I don’t want to resort to the old cliché, “the mountains are calling and I must go,” but I answered that call this weekend. It’s been a while since I’ve spent much time rolling ankles over stubborn roots and scrambling over precarious rocks. Despite the fact that I couldn’t find a hiking buddy, I still found it easy to justify a weekend among the peaks where John Muir felt most at home.
Back in the East, I tackled mountains every weekend I could. I come from the foothills of the Adirondack Mountains, where a two-hour drive to the highest peaks in New York State coupled with a breakfast of gas station coffee and a banana is a regular Saturday routine. I wouldn’t go so far as to say that I live for the 4am mornings, finding my way on the trail under headlamp, but I’ve become so accustomed to that groggy early-morning feeling that it’s almost nostalgic.
Once I did some research on the Cascades of Oregon and heard you could summit Oregon’s third highest peak in a day, I was up for the challenge. My tent was already in my car so I smeared some peanut butter and jelly on bread, called it a dinner and hit the road. That night, I tossed and turned on my inflatable sleeping pad, anxiously going over the hike in my mind as if it were a documentary film.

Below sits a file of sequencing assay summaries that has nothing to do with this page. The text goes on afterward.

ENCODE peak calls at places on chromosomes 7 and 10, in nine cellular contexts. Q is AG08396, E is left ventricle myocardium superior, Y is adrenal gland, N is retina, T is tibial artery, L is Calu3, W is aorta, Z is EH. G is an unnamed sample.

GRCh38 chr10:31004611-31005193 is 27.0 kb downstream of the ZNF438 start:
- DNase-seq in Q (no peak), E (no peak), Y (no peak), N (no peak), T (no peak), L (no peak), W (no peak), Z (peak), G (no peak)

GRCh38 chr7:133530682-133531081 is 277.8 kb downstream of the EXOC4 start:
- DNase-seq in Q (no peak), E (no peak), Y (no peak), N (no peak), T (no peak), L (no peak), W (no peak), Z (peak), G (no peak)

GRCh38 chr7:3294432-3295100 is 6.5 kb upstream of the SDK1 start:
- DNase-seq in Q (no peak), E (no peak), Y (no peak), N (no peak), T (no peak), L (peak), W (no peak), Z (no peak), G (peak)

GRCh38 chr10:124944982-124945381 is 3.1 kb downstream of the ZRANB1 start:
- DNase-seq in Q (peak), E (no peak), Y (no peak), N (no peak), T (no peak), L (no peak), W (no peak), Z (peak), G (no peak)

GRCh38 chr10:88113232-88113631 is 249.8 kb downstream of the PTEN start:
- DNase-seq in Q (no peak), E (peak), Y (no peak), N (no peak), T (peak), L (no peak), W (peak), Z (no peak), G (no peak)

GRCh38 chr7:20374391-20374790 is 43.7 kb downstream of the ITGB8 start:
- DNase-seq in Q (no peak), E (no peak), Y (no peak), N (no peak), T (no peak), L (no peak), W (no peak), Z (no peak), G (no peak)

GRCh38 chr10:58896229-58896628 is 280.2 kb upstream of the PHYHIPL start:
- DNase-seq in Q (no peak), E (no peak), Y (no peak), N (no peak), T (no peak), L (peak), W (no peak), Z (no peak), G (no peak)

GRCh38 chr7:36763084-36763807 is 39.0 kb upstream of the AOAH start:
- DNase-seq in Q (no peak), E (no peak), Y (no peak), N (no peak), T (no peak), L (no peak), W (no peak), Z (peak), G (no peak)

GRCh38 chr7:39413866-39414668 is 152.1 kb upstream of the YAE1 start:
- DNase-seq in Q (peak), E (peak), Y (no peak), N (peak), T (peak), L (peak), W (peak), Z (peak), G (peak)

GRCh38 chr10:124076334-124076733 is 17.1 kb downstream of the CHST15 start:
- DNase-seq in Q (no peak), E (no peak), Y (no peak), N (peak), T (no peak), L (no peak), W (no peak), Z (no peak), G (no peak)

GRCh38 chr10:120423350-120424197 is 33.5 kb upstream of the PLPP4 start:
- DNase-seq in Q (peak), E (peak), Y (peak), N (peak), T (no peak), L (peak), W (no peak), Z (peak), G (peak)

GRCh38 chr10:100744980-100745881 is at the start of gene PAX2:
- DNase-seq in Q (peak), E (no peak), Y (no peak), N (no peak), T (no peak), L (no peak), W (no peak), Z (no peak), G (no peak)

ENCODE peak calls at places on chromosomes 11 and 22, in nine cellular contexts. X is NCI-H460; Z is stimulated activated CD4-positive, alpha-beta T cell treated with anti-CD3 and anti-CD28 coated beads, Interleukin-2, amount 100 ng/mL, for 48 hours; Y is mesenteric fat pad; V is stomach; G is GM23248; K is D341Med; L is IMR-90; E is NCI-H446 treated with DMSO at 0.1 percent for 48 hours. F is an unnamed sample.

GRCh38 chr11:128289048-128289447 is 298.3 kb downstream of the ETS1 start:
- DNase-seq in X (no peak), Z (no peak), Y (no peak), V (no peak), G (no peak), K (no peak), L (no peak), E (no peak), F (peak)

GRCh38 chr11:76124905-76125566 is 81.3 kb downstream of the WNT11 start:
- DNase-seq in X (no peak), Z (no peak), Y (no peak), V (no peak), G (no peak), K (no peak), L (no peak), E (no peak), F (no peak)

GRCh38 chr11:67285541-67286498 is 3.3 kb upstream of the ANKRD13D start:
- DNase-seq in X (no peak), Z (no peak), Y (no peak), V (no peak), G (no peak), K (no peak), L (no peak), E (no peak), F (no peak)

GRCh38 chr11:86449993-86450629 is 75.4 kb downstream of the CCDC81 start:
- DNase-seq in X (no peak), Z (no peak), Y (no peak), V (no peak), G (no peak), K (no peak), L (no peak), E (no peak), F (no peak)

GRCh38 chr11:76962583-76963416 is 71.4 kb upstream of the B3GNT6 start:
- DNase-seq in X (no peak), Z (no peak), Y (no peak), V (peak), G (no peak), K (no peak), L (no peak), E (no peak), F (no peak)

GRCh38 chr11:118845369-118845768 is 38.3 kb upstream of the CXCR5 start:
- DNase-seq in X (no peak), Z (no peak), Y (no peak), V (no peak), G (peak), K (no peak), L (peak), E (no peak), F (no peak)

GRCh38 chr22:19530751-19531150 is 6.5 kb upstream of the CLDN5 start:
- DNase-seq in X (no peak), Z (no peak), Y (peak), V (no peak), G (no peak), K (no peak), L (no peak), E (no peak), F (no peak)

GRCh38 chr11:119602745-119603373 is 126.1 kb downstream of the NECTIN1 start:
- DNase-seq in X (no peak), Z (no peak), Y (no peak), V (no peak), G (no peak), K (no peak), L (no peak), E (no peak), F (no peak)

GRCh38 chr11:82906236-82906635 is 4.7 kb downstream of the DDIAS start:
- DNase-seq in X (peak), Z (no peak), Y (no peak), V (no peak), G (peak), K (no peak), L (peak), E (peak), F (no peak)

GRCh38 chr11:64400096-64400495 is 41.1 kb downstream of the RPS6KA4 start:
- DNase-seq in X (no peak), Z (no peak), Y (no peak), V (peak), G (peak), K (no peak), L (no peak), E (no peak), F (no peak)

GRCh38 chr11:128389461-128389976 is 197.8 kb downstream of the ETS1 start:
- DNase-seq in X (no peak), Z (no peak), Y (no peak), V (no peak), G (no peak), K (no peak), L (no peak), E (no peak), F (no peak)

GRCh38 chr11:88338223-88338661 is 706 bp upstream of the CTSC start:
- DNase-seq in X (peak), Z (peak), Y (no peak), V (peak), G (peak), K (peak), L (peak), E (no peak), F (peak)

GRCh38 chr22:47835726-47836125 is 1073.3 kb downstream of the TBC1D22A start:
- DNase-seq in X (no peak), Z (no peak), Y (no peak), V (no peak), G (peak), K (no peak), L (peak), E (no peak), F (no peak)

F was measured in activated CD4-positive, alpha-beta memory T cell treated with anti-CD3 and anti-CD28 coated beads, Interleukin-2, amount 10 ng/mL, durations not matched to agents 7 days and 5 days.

Now is probably a good time to acknowledge the fact that this is my first time ascending to 10,000 plus feet of elevation on-foot, not to mention that I drove from sea-level. I’ve hiked a similar prominence before, but never to an altitude this high. My body wasn’t exactly thanking me for the elevation change as my lungs panted for air and my head pounded with an unforeseen headache.
Like most hikes, I had reached that low feeling on the climb where I questioned if I could persist to the summit. The strangest part for me was that I could see where I was headed throughout the entire hike, but never really had a sense of how long it would take me to get there. I’m so acquainted with hiking through dense forest until the trail spits you out above the tree line just a few hundred yards from the summit. This was different.
Perception is a funny thing. On a mountain, it can take your senses for a wild ride. Unsure of when the steep, scree-scrambling climb would end, I focused my eyes on my feet, switched to autopilot and let faith take me the rest of the undetermined distance to the summit. Then, as quickly as the questionable feelings set in, I was confident and pulsing with adrenaline as I lifted my eyes. The summit view was indescribable and clear enough to see as far as Mount Rainier. My head was clear too and I questioned why I even questioned myself in the first place.
In that moment, the summit is the quite literally the peak of the experience. But in the end, it’s about the journey and the people you meet. I was fortunate enough to make friends with a couple from Australia who became my hiking buddies as we followed the loose-cinder trail back down the south side of the volcanic peak. There’s something to be said about a cooperative crew of people on the same path with the same goal in mind.